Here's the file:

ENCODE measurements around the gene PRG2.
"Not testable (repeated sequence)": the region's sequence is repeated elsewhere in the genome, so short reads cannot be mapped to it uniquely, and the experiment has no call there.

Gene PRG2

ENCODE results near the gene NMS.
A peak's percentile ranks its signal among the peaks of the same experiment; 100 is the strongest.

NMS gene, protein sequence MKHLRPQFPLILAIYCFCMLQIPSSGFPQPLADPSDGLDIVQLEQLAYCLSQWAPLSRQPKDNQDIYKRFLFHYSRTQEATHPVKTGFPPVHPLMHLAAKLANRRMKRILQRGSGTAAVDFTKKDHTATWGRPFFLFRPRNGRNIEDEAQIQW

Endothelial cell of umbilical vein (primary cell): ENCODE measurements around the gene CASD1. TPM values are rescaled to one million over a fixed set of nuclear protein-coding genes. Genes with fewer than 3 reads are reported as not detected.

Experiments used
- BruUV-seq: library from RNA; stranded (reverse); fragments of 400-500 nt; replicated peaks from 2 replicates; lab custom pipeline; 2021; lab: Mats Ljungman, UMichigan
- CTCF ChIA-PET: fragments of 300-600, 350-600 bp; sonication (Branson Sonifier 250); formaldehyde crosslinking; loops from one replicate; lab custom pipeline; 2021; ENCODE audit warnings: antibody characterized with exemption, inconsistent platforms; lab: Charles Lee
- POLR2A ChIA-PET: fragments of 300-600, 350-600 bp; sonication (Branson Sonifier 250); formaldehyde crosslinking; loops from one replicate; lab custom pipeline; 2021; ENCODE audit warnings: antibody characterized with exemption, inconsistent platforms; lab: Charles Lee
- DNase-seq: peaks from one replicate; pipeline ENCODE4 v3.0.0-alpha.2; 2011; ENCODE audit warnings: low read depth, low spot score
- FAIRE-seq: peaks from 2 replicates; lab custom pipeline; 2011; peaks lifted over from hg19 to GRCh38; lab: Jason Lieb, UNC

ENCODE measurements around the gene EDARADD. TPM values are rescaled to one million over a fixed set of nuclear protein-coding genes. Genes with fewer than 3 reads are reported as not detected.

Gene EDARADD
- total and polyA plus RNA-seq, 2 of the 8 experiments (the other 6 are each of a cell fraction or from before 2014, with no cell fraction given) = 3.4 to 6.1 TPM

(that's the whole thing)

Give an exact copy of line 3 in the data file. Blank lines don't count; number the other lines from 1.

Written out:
Gene PRG2